Stellantis completes investment round in Factorial Energy accelerating its electrification push

Stellantis through its affiliate, have completed an investment round in Factorial Energy as part of Factorial’s Series D round of funding, together with other investors.

Funding will be used to accelerate commercial production and deployment of Factorial’s solid-state battery technology that is robust and offers up to 50 percent greater driving range than current lithium-ion technology.

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Carlos Tavares, CEO of Stellantis, said: “Stellantis is full-speed ahead on its electrification transformation with 33 electrified models available right now, and eight battery electric vehicles (EVs) coming in the next 18 months.

“With our partners, including Factorial, we will quickly electrify our brand portfolio with safe, sustainable, and affordable solutions.”

Stellantis announced during its EV Day program in July 2021 its target of having the first competitive solid-state battery technology introduced by 2026.

Siyu Huang, PhD, Factorial Energy CEO, said: “We continue to move aggressively towards our goal of delivering automotive-scale, solid-state battery technology to our customers.

“This funding will enable us to not only advance core research and development but also scale our team and invest in manufacturing facilities to drive commercial production.”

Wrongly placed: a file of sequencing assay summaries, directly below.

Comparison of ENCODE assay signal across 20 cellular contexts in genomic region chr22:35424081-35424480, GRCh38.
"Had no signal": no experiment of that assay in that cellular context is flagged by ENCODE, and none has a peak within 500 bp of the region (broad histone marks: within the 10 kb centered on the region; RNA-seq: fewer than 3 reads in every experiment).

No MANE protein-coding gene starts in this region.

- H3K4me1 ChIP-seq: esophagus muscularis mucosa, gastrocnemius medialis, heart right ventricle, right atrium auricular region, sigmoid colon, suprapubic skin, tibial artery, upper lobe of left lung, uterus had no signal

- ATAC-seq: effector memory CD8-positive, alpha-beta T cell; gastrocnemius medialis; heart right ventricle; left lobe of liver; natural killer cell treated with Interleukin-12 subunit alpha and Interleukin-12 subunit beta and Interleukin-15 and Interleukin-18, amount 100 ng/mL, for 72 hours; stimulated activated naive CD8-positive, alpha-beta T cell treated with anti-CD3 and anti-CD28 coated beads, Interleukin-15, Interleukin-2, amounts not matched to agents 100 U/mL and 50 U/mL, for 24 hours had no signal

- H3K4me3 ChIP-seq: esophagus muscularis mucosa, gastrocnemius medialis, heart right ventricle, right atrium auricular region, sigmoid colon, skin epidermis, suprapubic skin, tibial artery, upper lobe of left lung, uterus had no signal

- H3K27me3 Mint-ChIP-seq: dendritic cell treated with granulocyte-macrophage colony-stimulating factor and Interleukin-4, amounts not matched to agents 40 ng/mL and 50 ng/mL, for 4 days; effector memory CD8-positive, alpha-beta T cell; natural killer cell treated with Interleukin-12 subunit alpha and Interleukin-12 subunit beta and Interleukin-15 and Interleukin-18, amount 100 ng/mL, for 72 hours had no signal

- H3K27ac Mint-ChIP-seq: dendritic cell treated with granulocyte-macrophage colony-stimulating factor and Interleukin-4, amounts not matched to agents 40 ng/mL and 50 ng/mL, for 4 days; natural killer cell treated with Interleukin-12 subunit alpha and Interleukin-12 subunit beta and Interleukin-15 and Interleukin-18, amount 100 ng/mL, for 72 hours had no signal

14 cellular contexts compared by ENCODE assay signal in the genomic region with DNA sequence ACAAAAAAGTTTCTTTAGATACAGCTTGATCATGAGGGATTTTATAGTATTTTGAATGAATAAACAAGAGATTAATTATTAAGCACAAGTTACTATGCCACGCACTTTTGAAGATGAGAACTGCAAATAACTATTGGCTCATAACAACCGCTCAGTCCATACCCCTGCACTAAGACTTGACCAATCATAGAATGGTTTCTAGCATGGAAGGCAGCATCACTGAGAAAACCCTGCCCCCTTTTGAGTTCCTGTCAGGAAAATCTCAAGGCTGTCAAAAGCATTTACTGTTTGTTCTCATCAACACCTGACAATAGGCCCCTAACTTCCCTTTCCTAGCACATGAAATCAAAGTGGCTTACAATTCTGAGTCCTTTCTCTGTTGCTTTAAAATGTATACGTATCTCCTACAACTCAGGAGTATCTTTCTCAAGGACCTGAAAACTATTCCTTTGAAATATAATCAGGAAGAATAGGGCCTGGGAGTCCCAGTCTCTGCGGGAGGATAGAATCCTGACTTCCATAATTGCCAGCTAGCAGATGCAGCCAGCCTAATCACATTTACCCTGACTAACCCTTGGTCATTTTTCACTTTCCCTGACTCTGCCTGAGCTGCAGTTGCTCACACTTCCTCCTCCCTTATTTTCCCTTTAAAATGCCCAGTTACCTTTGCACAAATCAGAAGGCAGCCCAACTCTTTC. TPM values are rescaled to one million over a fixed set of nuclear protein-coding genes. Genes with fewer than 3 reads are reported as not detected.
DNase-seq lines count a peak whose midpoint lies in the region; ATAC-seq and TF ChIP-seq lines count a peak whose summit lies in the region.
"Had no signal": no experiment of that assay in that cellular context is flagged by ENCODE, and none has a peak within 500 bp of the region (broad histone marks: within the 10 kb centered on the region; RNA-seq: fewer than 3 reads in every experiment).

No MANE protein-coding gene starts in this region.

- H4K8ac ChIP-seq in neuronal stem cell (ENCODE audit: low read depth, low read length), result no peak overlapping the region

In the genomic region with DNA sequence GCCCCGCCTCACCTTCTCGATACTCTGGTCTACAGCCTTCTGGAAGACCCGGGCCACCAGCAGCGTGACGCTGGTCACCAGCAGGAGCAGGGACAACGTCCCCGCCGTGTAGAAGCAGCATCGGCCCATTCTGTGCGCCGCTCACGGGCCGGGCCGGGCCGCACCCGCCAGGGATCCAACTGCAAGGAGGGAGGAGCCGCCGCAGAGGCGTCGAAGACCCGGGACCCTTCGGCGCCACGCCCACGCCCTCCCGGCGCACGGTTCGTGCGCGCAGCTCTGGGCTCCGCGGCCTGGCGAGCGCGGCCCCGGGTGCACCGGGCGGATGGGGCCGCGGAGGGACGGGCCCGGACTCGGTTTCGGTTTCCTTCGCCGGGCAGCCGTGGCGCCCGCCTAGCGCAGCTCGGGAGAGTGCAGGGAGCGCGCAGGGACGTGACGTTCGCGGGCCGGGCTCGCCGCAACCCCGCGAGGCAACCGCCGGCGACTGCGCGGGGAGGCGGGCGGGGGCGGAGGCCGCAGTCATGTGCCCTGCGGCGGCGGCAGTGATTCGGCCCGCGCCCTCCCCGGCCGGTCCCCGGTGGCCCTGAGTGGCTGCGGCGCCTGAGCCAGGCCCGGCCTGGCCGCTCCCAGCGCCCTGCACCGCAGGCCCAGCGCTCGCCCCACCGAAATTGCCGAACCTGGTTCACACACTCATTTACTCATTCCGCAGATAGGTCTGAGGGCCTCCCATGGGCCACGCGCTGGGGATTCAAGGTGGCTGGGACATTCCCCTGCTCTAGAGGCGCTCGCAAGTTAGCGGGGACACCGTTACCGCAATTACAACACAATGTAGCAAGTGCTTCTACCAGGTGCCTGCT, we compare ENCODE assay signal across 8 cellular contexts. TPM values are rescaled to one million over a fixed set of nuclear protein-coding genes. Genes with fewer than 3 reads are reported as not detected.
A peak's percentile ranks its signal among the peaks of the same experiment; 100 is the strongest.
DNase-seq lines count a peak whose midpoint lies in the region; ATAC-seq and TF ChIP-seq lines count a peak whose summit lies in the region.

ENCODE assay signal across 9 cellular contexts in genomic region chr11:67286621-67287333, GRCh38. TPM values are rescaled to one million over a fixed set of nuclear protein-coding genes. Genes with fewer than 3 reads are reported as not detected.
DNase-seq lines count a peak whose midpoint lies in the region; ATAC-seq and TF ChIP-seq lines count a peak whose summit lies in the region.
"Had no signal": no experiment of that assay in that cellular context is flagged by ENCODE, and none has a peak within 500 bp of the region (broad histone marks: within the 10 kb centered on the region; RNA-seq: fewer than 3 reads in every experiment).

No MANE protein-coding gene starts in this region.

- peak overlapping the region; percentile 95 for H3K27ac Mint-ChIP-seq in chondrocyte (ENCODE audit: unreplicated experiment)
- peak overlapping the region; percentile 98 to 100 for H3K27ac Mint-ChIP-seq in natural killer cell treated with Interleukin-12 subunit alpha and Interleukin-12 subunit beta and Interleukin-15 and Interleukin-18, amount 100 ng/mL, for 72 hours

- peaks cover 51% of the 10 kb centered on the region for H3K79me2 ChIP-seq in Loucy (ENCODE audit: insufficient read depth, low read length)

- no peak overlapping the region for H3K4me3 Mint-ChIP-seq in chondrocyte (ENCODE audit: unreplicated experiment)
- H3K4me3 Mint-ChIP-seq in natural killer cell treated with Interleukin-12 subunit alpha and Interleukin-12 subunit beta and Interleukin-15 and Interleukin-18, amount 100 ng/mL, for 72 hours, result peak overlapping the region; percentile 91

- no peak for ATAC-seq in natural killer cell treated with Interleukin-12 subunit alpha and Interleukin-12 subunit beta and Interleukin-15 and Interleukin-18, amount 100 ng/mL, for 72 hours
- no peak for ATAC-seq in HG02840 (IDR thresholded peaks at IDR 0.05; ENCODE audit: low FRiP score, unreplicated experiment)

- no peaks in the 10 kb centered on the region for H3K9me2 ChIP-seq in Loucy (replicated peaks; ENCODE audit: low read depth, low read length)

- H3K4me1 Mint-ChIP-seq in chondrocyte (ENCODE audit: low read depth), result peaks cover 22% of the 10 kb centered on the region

Factorial is constructing a state-of-the-art pilot production facility that will enable the company to scale its large format cell output and produce batteries for customer testing. The facility will be located in the New England area in the USA and the construction is scheduled to start in early 2022.

Huang added: “Since we successfully developed the first 40 Amp-hour solid-state battery in 2021 it has been tested extensively. We look forward to getting batteries in the hands of our customers for strenuous testing and validation at the next level.”

Factorial’s technology offers a high level of operational safety and extends driving range up to 50 percent which addresses two key factors to broad consumer adoption.

Its drop-in compatibility with existing lithium-ion battery manufacturing infrastructure reduces costs and the complexity of changing to a different battery technology for auto manufacturers.

Factorial has joint development agreements with Mercedes-Benz, Stellantis and Hyundai, who are three of the top 10 global automotive manufacturers, to commercialise the company’s batteries.

Factorial’s advances are based on FEST (Factorial Electrolyte System Technology), which leverages a proprietary solid electrolyte material that enables safe and reliable cell performance with high-voltage and high-capacity electrodes at room temperature.

Earlier this year, Factorial became the first to reach the 40 Amp-hour benchmark with a solid-state cell that works at room temperature, demonstrating the scalability of the FEST electrolyte.

Ian Osborne
Ian Osborne
Editor-in-Chief at ElectricDrives

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